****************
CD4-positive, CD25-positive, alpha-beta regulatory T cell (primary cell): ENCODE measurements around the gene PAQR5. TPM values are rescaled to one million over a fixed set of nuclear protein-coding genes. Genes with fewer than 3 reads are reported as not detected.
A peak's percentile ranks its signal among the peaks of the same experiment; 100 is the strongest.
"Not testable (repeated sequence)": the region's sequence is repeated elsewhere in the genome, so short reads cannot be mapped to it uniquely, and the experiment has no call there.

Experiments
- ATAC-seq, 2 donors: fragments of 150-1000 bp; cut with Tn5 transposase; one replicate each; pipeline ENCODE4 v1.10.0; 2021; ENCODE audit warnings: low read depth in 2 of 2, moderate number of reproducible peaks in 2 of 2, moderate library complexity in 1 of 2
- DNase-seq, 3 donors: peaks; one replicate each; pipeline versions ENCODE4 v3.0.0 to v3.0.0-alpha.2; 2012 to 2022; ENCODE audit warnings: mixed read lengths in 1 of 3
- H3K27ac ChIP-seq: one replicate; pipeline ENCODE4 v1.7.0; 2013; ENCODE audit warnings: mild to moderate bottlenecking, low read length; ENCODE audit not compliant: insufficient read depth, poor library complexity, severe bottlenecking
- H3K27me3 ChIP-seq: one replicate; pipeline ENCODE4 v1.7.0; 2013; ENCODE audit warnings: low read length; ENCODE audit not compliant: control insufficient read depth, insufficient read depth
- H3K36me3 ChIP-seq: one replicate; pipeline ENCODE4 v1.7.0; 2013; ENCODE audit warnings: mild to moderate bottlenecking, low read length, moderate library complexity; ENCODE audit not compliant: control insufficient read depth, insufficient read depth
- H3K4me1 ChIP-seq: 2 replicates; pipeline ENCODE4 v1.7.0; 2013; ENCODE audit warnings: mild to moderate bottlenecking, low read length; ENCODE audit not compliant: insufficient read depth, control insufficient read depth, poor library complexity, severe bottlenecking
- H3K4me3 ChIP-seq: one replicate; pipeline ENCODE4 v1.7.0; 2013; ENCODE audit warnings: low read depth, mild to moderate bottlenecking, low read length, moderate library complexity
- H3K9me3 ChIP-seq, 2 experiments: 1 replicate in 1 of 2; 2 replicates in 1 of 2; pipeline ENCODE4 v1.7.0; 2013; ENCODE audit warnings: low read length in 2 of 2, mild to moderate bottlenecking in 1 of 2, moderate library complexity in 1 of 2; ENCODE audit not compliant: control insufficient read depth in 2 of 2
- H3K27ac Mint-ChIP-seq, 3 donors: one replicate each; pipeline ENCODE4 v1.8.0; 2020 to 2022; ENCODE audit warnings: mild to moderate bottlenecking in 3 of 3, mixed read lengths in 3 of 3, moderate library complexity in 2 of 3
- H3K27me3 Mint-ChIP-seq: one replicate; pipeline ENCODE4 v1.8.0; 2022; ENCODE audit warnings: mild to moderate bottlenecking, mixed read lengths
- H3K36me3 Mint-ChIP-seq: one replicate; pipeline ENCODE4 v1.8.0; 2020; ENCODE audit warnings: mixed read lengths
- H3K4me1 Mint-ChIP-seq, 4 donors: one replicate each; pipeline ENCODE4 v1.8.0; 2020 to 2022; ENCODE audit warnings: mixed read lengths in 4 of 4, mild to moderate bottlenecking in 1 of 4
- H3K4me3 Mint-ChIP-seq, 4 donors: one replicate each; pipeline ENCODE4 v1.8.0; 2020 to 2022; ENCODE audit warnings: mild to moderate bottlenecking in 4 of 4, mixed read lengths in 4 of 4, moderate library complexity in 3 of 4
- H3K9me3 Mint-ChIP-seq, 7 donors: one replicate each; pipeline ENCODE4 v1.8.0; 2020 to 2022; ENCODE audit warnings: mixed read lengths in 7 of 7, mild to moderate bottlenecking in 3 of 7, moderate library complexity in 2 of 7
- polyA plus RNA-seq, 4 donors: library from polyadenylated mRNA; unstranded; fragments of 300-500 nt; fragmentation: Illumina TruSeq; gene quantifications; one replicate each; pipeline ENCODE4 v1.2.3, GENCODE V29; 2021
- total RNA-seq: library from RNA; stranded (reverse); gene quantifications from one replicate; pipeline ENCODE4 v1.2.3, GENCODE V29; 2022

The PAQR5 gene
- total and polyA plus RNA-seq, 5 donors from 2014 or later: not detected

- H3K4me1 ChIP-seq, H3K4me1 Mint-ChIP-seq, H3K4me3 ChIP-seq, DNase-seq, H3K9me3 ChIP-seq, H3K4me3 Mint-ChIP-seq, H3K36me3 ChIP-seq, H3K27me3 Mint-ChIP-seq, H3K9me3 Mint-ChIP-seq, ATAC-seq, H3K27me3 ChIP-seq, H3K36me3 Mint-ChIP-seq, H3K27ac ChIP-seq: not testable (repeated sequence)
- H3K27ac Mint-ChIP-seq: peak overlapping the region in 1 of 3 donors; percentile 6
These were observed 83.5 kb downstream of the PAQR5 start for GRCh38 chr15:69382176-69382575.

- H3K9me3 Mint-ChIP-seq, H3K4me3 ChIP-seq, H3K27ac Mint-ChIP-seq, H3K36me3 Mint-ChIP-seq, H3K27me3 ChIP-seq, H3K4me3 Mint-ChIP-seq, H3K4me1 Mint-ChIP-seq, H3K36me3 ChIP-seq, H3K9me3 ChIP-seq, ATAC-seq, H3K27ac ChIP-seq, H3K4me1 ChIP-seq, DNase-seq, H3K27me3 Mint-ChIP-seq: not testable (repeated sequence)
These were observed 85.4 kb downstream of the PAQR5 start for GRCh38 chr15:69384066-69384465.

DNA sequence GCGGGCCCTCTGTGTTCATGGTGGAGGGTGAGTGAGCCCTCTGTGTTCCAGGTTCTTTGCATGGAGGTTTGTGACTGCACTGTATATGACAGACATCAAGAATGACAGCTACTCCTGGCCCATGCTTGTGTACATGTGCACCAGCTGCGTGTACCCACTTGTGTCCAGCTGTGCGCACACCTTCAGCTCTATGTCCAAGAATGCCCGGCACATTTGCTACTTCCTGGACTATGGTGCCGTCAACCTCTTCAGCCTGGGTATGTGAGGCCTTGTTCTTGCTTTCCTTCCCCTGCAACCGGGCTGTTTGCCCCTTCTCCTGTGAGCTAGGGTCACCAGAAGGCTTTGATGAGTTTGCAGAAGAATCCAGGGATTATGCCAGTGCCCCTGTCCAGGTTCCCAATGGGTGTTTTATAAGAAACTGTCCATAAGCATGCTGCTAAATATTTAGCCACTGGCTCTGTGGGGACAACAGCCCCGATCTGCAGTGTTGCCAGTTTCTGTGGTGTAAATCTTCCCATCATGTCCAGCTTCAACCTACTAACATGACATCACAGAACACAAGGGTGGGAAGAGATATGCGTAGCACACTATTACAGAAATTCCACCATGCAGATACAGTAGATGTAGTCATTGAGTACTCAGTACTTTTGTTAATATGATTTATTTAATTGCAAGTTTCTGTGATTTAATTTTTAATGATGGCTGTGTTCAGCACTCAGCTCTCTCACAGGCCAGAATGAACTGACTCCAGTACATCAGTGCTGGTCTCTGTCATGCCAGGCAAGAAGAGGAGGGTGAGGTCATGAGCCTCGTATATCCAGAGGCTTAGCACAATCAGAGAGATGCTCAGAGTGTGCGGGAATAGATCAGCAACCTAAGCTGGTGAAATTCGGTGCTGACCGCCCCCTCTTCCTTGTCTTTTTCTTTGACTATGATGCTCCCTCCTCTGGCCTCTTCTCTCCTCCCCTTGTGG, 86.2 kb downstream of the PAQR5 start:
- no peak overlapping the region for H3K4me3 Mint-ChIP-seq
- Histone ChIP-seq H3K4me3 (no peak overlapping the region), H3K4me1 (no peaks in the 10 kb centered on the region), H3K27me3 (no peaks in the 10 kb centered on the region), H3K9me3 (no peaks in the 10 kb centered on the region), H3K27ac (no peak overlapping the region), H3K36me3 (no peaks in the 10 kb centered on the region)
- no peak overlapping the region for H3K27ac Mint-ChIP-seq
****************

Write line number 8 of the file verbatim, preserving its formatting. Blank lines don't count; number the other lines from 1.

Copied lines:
- H3K27me3 ChIP-seq: one replicate; pipeline ENCODE4 v1.7.0; 2013; ENCODE audit warnings: low read length; ENCODE audit not compliant: control insufficient read depth, insufficient read depth